12. Wirth R, Voss C, Smoliner C, Sieber CC, Bauer JM, Volkert D. Complications and Mortality After Percutaneous Endoscopic Gastrostomy in Geriatrics: A Prospective Multicenter Observational Trial. J Am Med Dir Assoc. 2012;13:228-33.

13. Arora G, Rockey D, Gupta S. High in-hospital mortality after percutaneous endoscopic gastrostomy: Results of a nationwide population-based study. Clin Gastroenterol Hepatol. 2013;11:1437-44.

14. Grant MD. Gastrostomies in older patients: the 1990 National Hospital Discharge Survey. J Am Board Fam Pract. 1998;11:187-92.
-1515. Galia RN, Melli RN, Negba RN, Ilana RN, Shlomit RN, Jaqueline S, et al. Percutaneous Endoscopic Gastrostomy : High Mortality Rates in Hospitalized Patients. Am. J. Gastroenterol. 2000;95:128-32., especially in hospitalized patients, although the procedure-related mortality itself is 0.5% to 2%. Indicating the procedure to a patient who naturally dies a few days after it is a bad decision77. Niv Y, Abuksis G. Indications for percutaneous endoscopic gastrostomy insertion: ethical aspects. Dig Dis. 2002;20:253-6.,1616. Nair S, Hertan H, Pitchumoni CS. Hypoalbuminemia is a poor predictor of survival after percutaneous endoscopic gastrostomy in elderly patients with dementia. Am J Gastroenterol . 2000;95:133-6.,1717. O’Mahony S. Percutaneous endoscopic gastrostomy (PEG): cui bono? Frontline Gastroenterol. 2015;6:298-300.. Therefore, it is imperative to improve PEG indication to choose only those patients who actually have a chance of benefiting from it, thereby voiding futile indications66. Moran C, O’mahony S. When is feeding via a percutaneous endoscopic gastrostomy indicated? Curr Opin Gastroenterol. 2015;31:137-42.,1818. Schwartz DB, Barrocas A, Wesley JR, Kliger G, Pontes-Arruda A, Márquez HA, et al. Gastrostomy tube placement in patients with advanced dementia or near end of life. Nutr Clin Pr. 2014;29:829-840..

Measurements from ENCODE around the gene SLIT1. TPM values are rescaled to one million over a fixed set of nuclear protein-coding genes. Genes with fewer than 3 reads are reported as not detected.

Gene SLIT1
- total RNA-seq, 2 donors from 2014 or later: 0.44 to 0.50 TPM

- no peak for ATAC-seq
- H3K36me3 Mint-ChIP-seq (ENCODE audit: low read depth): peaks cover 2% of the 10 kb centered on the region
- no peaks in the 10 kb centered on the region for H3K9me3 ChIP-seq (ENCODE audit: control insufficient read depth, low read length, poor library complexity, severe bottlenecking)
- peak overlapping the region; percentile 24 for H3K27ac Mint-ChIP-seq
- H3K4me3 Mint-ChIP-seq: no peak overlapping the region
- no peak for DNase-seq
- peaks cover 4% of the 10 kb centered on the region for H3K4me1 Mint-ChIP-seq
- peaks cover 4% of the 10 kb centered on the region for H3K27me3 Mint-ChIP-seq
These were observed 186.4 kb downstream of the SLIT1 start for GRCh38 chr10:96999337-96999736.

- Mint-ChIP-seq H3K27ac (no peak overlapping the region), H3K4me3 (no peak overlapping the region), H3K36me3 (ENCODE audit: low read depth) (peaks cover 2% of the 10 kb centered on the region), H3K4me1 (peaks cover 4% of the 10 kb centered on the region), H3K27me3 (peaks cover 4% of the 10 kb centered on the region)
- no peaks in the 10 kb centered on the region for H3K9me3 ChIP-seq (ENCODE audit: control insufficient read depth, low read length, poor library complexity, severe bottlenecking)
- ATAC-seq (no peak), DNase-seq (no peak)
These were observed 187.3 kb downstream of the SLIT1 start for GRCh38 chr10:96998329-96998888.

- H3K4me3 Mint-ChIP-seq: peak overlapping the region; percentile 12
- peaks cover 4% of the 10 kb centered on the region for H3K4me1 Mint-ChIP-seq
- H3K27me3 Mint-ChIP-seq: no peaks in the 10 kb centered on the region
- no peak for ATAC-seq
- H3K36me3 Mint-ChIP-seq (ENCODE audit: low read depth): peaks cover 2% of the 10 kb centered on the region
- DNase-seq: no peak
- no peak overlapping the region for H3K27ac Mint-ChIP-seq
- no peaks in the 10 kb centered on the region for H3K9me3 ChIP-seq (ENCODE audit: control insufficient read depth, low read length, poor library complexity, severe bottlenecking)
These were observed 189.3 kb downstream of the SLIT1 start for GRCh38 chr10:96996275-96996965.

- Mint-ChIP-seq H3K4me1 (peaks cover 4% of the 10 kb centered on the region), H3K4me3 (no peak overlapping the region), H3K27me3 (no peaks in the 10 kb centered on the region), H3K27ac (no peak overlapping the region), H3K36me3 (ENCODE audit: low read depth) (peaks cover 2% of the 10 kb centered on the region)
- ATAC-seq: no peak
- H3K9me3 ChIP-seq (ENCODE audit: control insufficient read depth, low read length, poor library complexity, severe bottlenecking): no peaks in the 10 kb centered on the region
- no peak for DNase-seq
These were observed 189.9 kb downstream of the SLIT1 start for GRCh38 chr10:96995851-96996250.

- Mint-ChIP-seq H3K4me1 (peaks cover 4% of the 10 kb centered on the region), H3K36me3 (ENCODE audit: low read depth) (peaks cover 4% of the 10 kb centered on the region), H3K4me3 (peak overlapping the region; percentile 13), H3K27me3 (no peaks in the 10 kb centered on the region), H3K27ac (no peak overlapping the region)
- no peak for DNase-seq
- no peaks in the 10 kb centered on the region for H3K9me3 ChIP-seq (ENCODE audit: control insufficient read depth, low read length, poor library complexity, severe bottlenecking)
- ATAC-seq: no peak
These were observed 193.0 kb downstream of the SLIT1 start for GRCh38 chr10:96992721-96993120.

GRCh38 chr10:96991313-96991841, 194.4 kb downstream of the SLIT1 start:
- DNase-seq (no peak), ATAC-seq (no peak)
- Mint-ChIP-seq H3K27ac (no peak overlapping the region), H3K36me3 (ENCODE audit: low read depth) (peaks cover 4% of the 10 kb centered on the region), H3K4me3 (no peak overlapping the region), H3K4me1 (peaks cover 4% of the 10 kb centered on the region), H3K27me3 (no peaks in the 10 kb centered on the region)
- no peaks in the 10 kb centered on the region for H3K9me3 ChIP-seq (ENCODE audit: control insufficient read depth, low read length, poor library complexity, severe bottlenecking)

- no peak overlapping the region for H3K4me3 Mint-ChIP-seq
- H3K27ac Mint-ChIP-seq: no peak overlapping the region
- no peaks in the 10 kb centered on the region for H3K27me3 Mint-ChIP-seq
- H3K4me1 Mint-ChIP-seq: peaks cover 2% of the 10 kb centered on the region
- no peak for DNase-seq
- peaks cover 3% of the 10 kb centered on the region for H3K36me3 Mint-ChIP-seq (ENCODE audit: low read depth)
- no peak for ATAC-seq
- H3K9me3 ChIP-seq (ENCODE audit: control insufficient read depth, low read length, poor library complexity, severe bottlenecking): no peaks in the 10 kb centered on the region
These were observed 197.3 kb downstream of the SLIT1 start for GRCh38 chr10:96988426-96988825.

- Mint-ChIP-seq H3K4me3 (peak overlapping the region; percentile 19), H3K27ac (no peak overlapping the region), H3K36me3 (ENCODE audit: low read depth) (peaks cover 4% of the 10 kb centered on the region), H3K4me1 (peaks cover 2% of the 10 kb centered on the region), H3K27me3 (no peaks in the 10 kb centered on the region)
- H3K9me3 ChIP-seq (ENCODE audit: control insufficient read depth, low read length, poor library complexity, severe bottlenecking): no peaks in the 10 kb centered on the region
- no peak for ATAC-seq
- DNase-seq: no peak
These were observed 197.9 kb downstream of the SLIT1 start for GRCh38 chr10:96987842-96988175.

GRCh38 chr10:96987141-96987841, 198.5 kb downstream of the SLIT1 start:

We reviewed our experience with PEG placement at a private tertiary-care Brazilian hospital and investigated independent varia­bles associated with early mortality after PEG, considering only simple clinical and laboratory variables easily found for most patients.

METHODS

Patients